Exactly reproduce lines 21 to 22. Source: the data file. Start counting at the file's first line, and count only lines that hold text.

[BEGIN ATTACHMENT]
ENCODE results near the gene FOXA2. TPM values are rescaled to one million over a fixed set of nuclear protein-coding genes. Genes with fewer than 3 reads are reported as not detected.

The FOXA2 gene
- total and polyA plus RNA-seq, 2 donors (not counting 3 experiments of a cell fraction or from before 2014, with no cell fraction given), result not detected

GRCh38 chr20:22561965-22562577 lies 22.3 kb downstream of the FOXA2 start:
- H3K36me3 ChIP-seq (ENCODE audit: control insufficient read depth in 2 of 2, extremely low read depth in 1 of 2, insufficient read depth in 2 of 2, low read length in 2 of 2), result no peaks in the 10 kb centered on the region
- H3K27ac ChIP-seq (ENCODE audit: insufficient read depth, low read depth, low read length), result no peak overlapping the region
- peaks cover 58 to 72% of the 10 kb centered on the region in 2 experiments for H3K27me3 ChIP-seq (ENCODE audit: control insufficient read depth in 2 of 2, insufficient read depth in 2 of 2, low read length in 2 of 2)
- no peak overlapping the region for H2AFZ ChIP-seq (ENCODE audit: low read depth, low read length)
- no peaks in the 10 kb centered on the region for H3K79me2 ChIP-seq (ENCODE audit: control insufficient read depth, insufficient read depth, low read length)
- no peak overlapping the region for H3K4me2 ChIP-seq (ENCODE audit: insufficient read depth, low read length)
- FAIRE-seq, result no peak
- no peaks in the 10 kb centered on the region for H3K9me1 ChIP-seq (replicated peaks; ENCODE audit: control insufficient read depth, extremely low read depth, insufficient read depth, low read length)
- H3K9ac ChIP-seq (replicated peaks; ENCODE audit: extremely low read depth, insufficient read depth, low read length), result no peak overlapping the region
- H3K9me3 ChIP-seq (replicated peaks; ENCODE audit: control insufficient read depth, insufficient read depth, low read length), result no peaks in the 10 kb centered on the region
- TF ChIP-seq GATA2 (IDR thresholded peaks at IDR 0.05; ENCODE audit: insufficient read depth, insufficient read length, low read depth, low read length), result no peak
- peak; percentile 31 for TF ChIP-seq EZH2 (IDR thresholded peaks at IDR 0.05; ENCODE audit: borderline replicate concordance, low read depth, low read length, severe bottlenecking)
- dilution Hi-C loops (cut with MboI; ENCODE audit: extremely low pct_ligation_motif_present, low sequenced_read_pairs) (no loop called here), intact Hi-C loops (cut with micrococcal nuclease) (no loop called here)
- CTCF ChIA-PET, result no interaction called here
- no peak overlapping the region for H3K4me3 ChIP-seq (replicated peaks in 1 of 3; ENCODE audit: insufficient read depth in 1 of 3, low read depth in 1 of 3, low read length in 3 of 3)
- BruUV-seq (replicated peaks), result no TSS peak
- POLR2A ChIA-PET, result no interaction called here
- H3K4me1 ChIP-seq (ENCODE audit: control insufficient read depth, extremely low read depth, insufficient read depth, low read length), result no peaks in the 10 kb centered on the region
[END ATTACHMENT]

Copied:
- POLR2A ChIA-PET, result no interaction called here
- H3K4me1 ChIP-seq (ENCODE audit: control insufficient read depth, extremely low read depth, insufficient read depth, low read length), result no peaks in the 10 kb centered on the region